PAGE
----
In my previous post, I explored anger and where it comes from, now we’re going to discuss strategies to better address, understand, and overcome that anger.
Anger usually turns into perpetual anger for one main reason: angry people spend so much of their time and energy focusing on why they are right about a certain situation (justifying their anger) instead of letting go of the anger and moving past it.
Being angry is not only exhausting, but angry people are exhausting to be around. And those who are chronically frustrated probably realize, deep down, that others are reluctant to be around their volatile nature. But coming to terms with that notion would probably be an explosive event, which is why most angry people simply dismiss their behaviors with the idea that “I’m just being myself!”
But chronic, explosive, inappropriate anger doesn’t have to be apart of your fundamental makeup, not at all. The first step is admitting it.
After recognizing your anger, observe it. Notice how your anger can be childlike, similar to a temper tantrum a three year old toddler might throw if they aren’t getting their way. While this may make you feel foolish and embarrassed, it’s important to understand your habitual behaviors and how effective they are in solving your problems.
Chances are, they aren’t effective at all. And unlike bratty toddlers, adults have a myriad of ways to express their frustrations, and not just by immediately exploding.
The next thing you need to do is understand where that anger is coming from. While most of us will never admit we are anything like our parents (save for perfect skin, fast metabolisms, perfectly straight teeth, and the like), we are, especially when it comes to the way we conduct ourselves on a day-to-day basis. Perhaps the manifestation of your anger is completely different from that of your parents, but according to Lauren Zander, Chairman and Co-founder of the Life coaching firm HG Life Coaching “in essence the pattern is no doubt the same.”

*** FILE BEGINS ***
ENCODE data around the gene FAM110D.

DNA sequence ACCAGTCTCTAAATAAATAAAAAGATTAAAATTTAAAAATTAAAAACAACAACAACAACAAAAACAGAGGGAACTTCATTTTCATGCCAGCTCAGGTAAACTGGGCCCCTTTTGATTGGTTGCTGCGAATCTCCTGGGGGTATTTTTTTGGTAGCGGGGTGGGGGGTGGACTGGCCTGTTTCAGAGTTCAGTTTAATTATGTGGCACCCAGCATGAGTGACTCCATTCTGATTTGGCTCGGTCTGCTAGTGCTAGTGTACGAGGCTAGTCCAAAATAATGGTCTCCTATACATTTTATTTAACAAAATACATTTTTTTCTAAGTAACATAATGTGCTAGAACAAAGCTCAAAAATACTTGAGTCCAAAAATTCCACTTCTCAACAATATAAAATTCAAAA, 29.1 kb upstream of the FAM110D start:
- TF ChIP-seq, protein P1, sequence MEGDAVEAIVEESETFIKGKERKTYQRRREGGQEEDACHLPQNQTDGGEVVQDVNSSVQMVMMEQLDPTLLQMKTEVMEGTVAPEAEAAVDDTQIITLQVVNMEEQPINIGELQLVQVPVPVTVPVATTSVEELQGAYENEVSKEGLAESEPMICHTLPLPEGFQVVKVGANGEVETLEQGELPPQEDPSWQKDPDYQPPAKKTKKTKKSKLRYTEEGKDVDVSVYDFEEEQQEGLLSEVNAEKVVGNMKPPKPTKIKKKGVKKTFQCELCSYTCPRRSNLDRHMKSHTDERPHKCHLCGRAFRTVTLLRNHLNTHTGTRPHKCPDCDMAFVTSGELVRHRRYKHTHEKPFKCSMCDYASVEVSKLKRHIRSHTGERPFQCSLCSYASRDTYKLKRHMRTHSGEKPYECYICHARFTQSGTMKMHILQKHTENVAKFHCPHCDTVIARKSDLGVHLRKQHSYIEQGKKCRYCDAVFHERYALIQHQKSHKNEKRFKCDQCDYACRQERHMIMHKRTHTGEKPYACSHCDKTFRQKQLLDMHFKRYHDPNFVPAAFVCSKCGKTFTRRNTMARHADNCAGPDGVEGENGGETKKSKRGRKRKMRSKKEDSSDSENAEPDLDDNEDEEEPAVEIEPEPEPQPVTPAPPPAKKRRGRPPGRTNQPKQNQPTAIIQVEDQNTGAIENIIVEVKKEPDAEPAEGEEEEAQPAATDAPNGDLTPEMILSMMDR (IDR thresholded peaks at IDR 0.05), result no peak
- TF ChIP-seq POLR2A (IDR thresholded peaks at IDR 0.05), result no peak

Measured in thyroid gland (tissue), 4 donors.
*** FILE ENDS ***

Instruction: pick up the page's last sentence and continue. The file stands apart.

Once you’ve been able to swallow the realization that you’re more like the people who raised you than you thought, use them as an example. Where did their anger get them? How effective, or ineffective, was behaving that way for them? Did it get them what they wanted, or get in their way? Being able to identify how a certain behavior either achieved or hindered success and general happiness it someone else’s life brings you one step closer to being able to apply that process to yourself.
And here’s how it’s done:
- For a dozen or so days, act as you normally would, but keep a list of certain triggers that will inevitably make you angry. No matter how big or small the trigger is, or how large or insignificant your reaction may be, make a note of it.
- Dissect your list of triggers–you’re probably going to discover that your triggers are uncannily predictable. Typically, they’re simple variations of the same three or four things that completely infuriate you.
- Focus on one of those triggers and develop an alternative way to deal with the anger it evokes.
- Try, if possible changing the situation, or better yet, changing the way you react to the situation. For example, if traffic is a trigger for your anger, try changing your route to avoid an irritating commute. If that’s not possible, try to change the way you react to the traffic. You need to acknowledge that the traffic will be inevitable, so instead use that energy you set aside for your anger and road rage for something more calming, like meditation, or listening to a podcast or music. Over time, you’ll begin to associate that time less and less with anger and frustration.
Life coaches can be extremely useful in creating and implementing plans to manage and reduce your anger. Because while address and acknowledging anger is important to balancing out your mental well-being, letting it take over your life isn’t!